In the United States, annual vaccination against seasonal influenza is recommended for all persons aged ≥6 months except when contraindicated (1). Currently available influenza vaccines are designed to protect against four influenza viruses: A(H1N1)pdm09 (the 2009 pandemic virus), A(H3N2), B/Victoria lineage, and B/Yamagata lineage. Most influenza viruses detected this season have been A(H3N2) (2). With the exception of the 2020–21 season, when data were insufficient to generate an estimate, CDC has estimated the effectiveness of seasonal influenza vaccine at preventing laboratory-confirmed, mild/moderate (outpatient) medically attended acute respiratory infection (ARI) each season since 2004–05. This interim report uses data from 3,636 children and adults with ARI enrolled in the U.S. Influenza Vaccine Effectiveness Network during October 4, 2021–February 12, 2022.

Overall, vaccine effectiveness (VE) against medically attended outpatient ARI associated with influenza A(H3N2) virus was 16% (95% CI = −16% to 39%), which is considered not statistically significant.

This analysis indicates that influenza vaccination did not reduce the risk for outpatient medically attended illness with influenza A(H3N2) viruses that predominated so far this season. Enrollment was insufficient to generate reliable VE estimates by age group or by type of influenza vaccine product (1). CDC recommends influenza antiviral medications as an adjunct to vaccination; the potential public health benefit of antiviral medications is magnified in the context of reduced influenza VE. CDC routinely recommends that health care providers continue to administer influenza vaccine to persons aged ≥6 months as long as influenza viruses are circulating, even when VE against one virus is reduced, because vaccine can prevent serious outcomes (e.g., hospitalization, intensive care unit (ICU) admission, or death) that are associated with influenza A(H3N2) virus infection and might protect against other influenza viruses that could circulate later in the season.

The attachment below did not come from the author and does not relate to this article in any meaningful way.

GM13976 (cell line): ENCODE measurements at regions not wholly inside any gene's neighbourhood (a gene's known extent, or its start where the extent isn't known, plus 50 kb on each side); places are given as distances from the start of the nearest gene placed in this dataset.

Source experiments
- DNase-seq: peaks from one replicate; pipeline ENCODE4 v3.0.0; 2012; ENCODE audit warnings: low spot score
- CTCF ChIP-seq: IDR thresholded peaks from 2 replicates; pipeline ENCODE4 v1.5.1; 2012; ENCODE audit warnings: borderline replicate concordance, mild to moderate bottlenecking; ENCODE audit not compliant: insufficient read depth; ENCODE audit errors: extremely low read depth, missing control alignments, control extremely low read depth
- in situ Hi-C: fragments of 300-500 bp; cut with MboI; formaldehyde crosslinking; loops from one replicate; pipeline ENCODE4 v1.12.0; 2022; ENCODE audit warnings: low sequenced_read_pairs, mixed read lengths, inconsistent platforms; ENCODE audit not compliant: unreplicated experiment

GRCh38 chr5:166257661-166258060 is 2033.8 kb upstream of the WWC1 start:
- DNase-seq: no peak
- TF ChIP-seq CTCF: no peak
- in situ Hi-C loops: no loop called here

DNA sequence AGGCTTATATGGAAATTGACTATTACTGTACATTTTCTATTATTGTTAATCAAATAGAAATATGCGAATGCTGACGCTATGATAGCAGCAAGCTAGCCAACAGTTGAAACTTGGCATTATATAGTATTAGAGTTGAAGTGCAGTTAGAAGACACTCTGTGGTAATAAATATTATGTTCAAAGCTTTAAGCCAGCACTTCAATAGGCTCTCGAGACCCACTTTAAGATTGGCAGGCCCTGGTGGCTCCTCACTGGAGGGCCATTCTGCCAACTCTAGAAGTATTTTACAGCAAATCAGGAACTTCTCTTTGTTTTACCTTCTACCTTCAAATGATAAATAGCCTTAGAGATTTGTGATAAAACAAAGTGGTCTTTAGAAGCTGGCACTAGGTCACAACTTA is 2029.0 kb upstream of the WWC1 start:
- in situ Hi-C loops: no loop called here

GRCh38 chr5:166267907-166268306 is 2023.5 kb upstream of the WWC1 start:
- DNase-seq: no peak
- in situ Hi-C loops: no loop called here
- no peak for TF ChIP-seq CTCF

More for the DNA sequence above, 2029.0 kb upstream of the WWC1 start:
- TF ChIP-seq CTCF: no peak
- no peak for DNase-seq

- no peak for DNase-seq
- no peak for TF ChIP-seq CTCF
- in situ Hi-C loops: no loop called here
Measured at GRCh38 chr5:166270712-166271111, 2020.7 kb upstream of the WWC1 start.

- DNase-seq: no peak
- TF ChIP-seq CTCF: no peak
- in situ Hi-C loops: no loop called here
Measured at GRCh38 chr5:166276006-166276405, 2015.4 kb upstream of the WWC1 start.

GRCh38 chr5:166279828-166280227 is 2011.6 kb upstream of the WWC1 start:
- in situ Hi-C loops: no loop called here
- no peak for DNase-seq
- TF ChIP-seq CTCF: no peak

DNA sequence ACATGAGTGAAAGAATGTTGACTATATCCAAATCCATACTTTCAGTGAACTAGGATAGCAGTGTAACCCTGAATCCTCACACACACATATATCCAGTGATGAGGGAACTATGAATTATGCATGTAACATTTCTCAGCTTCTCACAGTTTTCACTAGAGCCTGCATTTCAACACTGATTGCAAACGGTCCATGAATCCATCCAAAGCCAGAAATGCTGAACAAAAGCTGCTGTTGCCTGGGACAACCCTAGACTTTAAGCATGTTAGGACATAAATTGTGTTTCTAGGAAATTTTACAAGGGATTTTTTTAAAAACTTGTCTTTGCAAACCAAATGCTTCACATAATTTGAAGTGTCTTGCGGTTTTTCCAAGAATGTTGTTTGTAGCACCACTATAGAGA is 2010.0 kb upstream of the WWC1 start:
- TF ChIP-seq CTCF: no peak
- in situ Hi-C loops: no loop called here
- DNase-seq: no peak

Although influenza virus circulation and laboratory-confirmed influenza associated hospitalizations declined from late December 2021 through January 2022, some regions of the United States have seen increases in influenza activity since that time.** Influenza activity is difficult to predict, and strategies to prevent influenza illness remain important to reduce strain on health care services. Vaccination against seasonal influenza might protect against other influenza viruses that could circulate later in the season and their potentially serious complications. Clinicians should consider diagnostic testing for patients with ARI, especially among hospitalized patients and those at increased risk for complications. All hospitalized patients and all outpatients at higher risk for serious complications from influenza should be treated as soon as possible with a neuraminidase inhibitor medication if influenza is suspected (5). Physicians should not wait for confirmatory influenza laboratory testing, and the decision to use antiviral medication should not be influenced by patient influenza vaccination status. Clinicians should be aware that influenza activity might continue or increase, and influenza should be considered as a possible diagnosis in all patients with ARI.

         (Continue . . . )

Since there was so little H1N1 activity, this analysis was unable to determine the shot's effectiveness against it.  As we may yet see a wave of H1N1, or influenza B, later this spring or summer, the shot may still offer some valuable protection. 

In recent years seasonal H3N2 has diversified into multiple, rapidly mutating, subclades (see The Enigmatic, Problematic H3N2 Influenza Virus) making it particularly difficult to predict which will be dominant 6 months in advance.  

Nevertheless, two weeks ago the WHO Recommended a 2022-2023 Northern Hemisphere Flu Vaccine Composition, one that closely matches the Southern Hemisphere flu shot that will be rolled in the coming months south of the equator.

Hopefully this summer we'll get a preview on how effective it is from the Australian and New Zealand Health departments as their winter flu season begins in May. 

That said, with COVID still in the mix, it may be some time before we start seeing `normal' flu seasons.